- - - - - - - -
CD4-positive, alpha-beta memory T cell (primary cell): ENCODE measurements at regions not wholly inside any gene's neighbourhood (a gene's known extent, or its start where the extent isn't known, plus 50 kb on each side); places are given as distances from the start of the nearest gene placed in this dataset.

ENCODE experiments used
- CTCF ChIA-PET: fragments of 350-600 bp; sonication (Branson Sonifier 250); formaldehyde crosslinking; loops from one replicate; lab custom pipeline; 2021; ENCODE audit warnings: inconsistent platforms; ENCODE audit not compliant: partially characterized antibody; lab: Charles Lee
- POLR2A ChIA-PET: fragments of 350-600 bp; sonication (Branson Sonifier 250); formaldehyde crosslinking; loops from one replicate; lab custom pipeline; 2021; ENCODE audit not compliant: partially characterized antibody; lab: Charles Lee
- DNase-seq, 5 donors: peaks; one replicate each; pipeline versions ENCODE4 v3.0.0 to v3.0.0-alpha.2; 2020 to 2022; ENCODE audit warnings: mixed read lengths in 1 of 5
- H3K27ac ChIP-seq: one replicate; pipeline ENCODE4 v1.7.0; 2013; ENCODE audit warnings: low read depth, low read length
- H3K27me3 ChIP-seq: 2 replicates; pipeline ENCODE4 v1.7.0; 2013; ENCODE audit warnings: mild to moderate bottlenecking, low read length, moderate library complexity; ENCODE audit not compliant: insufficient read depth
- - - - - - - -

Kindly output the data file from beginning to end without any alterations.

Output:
CD4-positive, alpha-beta memory T cell (primary cell): ENCODE measurements at regions not wholly inside any gene's neighbourhood (a gene's known extent, or its start where the extent isn't known, plus 50 kb on each side); places are given as distances from the start of the nearest gene placed in this dataset.

ENCODE experiments used
- CTCF ChIA-PET: fragments of 350-600 bp; sonication (Branson Sonifier 250); formaldehyde crosslinking; loops from one replicate; lab custom pipeline; 2021; ENCODE audit warnings: inconsistent platforms; ENCODE audit not compliant: partially characterized antibody; lab: Charles Lee
- POLR2A ChIA-PET: fragments of 350-600 bp; sonication (Branson Sonifier 250); formaldehyde crosslinking; loops from one replicate; lab custom pipeline; 2021; ENCODE audit not compliant: partially characterized antibody; lab: Charles Lee
- DNase-seq, 5 donors: peaks; one replicate each; pipeline versions ENCODE4 v3.0.0 to v3.0.0-alpha.2; 2020 to 2022; ENCODE audit warnings: mixed read lengths in 1 of 5
- H3K27ac ChIP-seq: one replicate; pipeline ENCODE4 v1.7.0; 2013; ENCODE audit warnings: low read depth, low read length
- H3K27me3 ChIP-seq: 2 replicates; pipeline ENCODE4 v1.7.0; 2013; ENCODE audit warnings: mild to moderate bottlenecking, low read length, moderate library complexity; ENCODE audit not compliant: insufficient read depth